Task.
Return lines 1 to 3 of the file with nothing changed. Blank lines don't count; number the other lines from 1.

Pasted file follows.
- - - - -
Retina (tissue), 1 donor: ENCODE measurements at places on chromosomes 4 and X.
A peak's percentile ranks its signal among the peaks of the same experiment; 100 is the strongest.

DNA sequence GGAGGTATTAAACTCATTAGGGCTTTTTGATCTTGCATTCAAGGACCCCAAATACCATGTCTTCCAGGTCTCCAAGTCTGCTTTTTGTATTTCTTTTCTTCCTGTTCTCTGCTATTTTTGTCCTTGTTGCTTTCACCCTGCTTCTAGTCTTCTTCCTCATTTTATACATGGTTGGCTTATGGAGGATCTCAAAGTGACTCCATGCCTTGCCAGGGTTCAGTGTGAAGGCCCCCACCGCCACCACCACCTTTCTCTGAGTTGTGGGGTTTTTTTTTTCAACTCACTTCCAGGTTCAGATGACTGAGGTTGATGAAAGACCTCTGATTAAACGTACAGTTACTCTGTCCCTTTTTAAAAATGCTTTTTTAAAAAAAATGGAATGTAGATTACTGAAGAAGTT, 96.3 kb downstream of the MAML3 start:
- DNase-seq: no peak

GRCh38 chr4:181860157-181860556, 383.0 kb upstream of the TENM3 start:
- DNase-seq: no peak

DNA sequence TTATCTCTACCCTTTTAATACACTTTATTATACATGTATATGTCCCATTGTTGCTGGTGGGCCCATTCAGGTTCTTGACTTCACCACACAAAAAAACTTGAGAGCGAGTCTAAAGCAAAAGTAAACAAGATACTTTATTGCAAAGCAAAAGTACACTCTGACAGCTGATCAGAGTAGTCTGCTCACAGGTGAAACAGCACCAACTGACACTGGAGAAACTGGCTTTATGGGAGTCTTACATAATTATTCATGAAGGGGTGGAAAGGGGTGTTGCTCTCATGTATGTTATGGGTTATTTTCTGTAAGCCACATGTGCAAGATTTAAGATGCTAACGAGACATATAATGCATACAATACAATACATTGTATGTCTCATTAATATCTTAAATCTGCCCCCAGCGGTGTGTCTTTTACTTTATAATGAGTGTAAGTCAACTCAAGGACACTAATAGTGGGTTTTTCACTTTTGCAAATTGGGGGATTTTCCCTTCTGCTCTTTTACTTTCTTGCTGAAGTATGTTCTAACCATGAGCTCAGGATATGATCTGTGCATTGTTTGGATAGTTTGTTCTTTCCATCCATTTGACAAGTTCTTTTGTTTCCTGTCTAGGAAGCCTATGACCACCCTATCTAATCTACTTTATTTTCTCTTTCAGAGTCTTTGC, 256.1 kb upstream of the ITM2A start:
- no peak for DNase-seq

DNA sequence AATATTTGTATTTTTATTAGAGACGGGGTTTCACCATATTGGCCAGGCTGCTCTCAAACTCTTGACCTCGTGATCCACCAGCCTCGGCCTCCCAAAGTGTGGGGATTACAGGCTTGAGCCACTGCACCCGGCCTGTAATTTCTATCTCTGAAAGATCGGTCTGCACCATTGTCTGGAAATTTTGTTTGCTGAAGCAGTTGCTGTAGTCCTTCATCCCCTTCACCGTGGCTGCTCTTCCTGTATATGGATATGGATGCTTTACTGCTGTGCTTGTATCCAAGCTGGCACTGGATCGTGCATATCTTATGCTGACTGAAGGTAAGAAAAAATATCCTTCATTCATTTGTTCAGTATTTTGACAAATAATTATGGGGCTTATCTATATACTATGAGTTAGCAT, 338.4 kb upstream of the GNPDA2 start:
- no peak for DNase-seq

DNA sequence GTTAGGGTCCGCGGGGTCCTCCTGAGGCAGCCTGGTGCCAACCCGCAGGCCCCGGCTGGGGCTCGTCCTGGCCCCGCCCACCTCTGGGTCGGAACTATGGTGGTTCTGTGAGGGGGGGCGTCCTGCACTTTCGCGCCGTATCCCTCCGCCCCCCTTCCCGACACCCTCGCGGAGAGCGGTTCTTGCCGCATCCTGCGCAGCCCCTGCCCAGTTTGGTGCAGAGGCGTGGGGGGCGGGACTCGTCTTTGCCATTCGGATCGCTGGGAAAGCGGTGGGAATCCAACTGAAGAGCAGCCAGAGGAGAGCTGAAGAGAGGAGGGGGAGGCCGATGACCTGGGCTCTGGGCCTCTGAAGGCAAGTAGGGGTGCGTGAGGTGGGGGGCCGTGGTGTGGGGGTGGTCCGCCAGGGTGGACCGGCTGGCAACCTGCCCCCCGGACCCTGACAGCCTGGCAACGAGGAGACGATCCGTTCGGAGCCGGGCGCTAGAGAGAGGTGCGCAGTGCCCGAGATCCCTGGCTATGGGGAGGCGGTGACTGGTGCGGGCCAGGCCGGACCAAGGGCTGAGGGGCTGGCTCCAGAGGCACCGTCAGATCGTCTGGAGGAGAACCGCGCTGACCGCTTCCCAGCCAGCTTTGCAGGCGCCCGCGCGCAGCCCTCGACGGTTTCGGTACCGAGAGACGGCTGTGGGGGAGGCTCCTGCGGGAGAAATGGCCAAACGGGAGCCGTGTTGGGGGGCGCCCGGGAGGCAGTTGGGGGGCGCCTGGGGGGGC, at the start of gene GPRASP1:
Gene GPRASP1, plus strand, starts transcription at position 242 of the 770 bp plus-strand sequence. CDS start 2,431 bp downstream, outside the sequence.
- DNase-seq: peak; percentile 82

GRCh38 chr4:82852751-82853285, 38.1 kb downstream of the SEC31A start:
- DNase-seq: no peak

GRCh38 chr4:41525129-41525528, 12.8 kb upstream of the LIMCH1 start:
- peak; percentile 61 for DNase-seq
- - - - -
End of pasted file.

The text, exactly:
Retina (tissue), 1 donor: ENCODE measurements at places on chromosomes 4 and X.
A peak's percentile ranks its signal among the peaks of the same experiment; 100 is the strongest.

DNA sequence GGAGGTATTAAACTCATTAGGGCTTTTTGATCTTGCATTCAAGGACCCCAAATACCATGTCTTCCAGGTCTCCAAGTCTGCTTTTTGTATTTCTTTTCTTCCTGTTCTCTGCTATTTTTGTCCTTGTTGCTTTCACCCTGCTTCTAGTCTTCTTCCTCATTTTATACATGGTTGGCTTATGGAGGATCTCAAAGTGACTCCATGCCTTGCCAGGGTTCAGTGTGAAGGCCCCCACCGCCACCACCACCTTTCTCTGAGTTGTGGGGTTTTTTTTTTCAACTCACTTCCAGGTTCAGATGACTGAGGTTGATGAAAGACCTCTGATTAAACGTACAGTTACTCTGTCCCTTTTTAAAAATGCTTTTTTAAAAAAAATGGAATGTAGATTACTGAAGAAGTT, 96.3 kb downstream of the MAML3 start: